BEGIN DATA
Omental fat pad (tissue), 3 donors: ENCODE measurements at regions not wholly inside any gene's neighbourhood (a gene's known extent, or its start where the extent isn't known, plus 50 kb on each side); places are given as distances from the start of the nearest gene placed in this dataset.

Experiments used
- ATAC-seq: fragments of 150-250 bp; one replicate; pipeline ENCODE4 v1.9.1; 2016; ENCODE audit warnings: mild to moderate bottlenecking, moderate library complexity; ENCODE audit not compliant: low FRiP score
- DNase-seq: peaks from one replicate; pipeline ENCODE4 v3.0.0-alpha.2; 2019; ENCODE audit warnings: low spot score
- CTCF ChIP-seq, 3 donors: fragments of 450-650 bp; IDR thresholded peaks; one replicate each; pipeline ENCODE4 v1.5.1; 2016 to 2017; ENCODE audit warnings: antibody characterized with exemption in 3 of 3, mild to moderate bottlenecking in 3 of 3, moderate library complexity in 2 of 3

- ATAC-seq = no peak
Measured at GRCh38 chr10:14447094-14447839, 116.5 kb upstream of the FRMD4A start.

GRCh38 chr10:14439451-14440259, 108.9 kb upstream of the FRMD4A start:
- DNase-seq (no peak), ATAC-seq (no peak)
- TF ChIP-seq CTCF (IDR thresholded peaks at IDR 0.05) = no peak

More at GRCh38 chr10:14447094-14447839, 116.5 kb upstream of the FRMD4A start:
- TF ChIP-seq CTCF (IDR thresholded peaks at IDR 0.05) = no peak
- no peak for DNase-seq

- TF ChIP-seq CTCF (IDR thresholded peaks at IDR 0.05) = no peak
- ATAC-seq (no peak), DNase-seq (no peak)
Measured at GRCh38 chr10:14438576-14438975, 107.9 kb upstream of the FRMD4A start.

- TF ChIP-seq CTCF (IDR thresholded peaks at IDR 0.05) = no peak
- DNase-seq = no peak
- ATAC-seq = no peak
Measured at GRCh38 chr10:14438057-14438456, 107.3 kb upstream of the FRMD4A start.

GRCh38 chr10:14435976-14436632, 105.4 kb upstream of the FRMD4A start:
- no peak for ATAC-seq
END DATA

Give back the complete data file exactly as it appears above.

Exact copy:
Omental fat pad (tissue), 3 donors: ENCODE measurements at regions not wholly inside any gene's neighbourhood (a gene's known extent, or its start where the extent isn't known, plus 50 kb on each side); places are given as distances from the start of the nearest gene placed in this dataset.

Experiments used
- ATAC-seq: fragments of 150-250 bp; one replicate; pipeline ENCODE4 v1.9.1; 2016; ENCODE audit warnings: mild to moderate bottlenecking, moderate library complexity; ENCODE audit not compliant: low FRiP score
- DNase-seq: peaks from one replicate; pipeline ENCODE4 v3.0.0-alpha.2; 2019; ENCODE audit warnings: low spot score
- CTCF ChIP-seq, 3 donors: fragments of 450-650 bp; IDR thresholded peaks; one replicate each; pipeline ENCODE4 v1.5.1; 2016 to 2017; ENCODE audit warnings: antibody characterized with exemption in 3 of 3, mild to moderate bottlenecking in 3 of 3, moderate library complexity in 2 of 3

- ATAC-seq = no peak
Measured at GRCh38 chr10:14447094-14447839, 116.5 kb upstream of the FRMD4A start.

GRCh38 chr10:14439451-14440259, 108.9 kb upstream of the FRMD4A start:
- DNase-seq (no peak), ATAC-seq (no peak)
- TF ChIP-seq CTCF (IDR thresholded peaks at IDR 0.05) = no peak

More at GRCh38 chr10:14447094-14447839, 116.5 kb upstream of the FRMD4A start:
- TF ChIP-seq CTCF (IDR thresholded peaks at IDR 0.05) = no peak
- no peak for DNase-seq

- TF ChIP-seq CTCF (IDR thresholded peaks at IDR 0.05) = no peak
- ATAC-seq (no peak), DNase-seq (no peak)
Measured at GRCh38 chr10:14438576-14438975, 107.9 kb upstream of the FRMD4A start.

- TF ChIP-seq CTCF (IDR thresholded peaks at IDR 0.05) = no peak
- DNase-seq = no peak
- ATAC-seq = no peak
Measured at GRCh38 chr10:14438057-14438456, 107.3 kb upstream of the FRMD4A start.

GRCh38 chr10:14435976-14436632, 105.4 kb upstream of the FRMD4A start:
- no peak for ATAC-seq